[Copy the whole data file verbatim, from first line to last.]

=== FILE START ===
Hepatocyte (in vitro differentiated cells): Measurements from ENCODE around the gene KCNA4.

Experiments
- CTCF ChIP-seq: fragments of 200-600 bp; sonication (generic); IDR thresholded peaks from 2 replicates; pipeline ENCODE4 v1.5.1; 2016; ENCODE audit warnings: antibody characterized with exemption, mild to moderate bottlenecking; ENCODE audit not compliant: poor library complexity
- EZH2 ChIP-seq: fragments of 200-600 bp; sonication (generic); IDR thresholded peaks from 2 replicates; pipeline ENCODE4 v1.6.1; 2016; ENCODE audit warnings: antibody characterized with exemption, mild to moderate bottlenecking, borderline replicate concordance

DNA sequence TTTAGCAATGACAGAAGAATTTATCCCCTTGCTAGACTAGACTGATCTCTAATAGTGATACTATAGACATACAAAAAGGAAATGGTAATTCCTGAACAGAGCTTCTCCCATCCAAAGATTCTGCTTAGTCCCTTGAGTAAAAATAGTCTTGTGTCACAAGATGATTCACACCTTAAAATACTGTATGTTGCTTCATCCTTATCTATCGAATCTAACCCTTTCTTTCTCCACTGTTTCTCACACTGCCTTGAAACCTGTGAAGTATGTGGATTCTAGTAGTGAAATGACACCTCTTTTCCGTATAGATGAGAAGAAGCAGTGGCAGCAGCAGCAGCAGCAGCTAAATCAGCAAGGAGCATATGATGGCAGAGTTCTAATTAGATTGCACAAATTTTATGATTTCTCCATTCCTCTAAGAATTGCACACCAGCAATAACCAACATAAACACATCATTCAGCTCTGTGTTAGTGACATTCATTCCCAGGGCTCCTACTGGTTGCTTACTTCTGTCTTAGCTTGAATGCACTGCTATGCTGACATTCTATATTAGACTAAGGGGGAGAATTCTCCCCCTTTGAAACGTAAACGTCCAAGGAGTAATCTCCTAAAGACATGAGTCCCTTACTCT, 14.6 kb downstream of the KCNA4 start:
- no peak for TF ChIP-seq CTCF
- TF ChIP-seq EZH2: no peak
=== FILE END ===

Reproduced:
Hepatocyte (in vitro differentiated cells): Measurements from ENCODE around the gene KCNA4.

Experiments
- CTCF ChIP-seq: fragments of 200-600 bp; sonication (generic); IDR thresholded peaks from 2 replicates; pipeline ENCODE4 v1.5.1; 2016; ENCODE audit warnings: antibody characterized with exemption, mild to moderate bottlenecking; ENCODE audit not compliant: poor library complexity
- EZH2 ChIP-seq: fragments of 200-600 bp; sonication (generic); IDR thresholded peaks from 2 replicates; pipeline ENCODE4 v1.6.1; 2016; ENCODE audit warnings: antibody characterized with exemption, mild to moderate bottlenecking, borderline replicate concordance

DNA sequence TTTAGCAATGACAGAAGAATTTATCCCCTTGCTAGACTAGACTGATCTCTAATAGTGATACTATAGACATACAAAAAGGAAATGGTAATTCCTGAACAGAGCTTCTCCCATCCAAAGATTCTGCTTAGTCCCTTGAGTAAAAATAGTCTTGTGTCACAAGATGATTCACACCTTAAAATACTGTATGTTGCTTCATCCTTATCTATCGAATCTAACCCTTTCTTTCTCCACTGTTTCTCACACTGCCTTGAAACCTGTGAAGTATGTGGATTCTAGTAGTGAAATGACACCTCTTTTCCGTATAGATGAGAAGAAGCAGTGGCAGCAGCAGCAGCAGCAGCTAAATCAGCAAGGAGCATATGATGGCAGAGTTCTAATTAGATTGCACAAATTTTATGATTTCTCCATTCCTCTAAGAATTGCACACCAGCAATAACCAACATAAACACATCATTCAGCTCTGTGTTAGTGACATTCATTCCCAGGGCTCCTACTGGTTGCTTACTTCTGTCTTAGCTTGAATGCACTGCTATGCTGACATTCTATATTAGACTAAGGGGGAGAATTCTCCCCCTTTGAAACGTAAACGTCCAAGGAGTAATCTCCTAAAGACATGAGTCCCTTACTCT, 14.6 kb downstream of the KCNA4 start:
- no peak for TF ChIP-seq CTCF
- TF ChIP-seq EZH2: no peak